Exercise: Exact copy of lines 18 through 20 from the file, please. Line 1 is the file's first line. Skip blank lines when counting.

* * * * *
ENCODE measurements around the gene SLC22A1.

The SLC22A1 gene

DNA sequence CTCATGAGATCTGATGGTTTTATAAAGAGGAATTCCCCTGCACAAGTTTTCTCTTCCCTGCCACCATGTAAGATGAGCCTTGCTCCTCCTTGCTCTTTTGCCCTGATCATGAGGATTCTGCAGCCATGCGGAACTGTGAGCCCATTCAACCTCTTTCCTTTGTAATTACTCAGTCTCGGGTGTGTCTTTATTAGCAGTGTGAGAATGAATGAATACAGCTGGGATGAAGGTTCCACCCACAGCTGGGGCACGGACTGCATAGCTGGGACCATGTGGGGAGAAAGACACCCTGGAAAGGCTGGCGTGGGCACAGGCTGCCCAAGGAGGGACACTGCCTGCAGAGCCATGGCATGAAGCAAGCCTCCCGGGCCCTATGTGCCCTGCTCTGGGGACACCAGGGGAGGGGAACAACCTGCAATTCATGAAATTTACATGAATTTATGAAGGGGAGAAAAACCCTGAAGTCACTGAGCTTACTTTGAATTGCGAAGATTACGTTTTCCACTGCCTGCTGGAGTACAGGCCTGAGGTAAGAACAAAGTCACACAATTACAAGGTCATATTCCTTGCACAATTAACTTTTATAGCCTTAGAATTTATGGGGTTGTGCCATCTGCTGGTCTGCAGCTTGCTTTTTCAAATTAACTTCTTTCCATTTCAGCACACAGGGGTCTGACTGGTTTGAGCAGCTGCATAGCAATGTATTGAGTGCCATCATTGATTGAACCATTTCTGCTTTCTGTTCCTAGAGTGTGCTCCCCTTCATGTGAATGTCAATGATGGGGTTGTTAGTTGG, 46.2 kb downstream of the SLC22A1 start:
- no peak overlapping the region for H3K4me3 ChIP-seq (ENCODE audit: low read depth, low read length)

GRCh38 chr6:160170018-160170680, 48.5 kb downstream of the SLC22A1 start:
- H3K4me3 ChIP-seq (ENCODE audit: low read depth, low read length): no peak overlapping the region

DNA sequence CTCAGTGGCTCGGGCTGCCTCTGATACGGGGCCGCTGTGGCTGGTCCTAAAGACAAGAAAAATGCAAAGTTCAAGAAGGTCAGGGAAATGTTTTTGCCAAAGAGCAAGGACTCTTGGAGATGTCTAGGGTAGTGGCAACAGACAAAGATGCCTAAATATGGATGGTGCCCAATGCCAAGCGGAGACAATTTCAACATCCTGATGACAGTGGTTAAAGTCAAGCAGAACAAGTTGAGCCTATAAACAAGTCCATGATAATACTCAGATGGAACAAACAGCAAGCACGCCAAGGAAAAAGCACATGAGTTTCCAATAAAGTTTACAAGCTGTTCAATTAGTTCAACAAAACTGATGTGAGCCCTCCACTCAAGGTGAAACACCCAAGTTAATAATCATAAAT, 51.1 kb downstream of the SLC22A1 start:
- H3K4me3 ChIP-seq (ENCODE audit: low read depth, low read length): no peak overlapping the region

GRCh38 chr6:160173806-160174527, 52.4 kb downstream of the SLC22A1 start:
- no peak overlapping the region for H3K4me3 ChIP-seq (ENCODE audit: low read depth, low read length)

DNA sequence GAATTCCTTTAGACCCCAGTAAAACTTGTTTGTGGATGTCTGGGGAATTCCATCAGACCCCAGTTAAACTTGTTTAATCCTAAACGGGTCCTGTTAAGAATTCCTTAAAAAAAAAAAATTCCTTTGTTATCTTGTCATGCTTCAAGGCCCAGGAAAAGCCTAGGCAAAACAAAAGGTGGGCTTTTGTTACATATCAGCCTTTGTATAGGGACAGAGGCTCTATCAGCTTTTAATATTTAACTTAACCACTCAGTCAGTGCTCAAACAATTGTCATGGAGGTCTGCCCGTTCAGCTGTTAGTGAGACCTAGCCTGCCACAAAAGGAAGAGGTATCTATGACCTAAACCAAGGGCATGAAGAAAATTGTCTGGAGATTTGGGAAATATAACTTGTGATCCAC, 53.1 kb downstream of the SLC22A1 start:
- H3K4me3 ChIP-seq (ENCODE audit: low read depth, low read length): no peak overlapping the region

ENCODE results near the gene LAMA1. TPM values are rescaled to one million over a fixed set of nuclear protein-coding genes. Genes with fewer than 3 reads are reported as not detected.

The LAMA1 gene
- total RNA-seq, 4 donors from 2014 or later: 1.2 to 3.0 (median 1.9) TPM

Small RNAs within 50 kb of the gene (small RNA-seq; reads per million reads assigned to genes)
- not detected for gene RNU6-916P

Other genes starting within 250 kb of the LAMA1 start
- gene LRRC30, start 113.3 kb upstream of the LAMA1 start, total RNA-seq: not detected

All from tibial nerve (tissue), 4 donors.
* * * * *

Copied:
Other genes starting within 250 kb of the LAMA1 start
- gene LRRC30, start 113.3 kb upstream of the LAMA1 start, total RNA-seq: not detected

All from tibial nerve (tissue), 4 donors.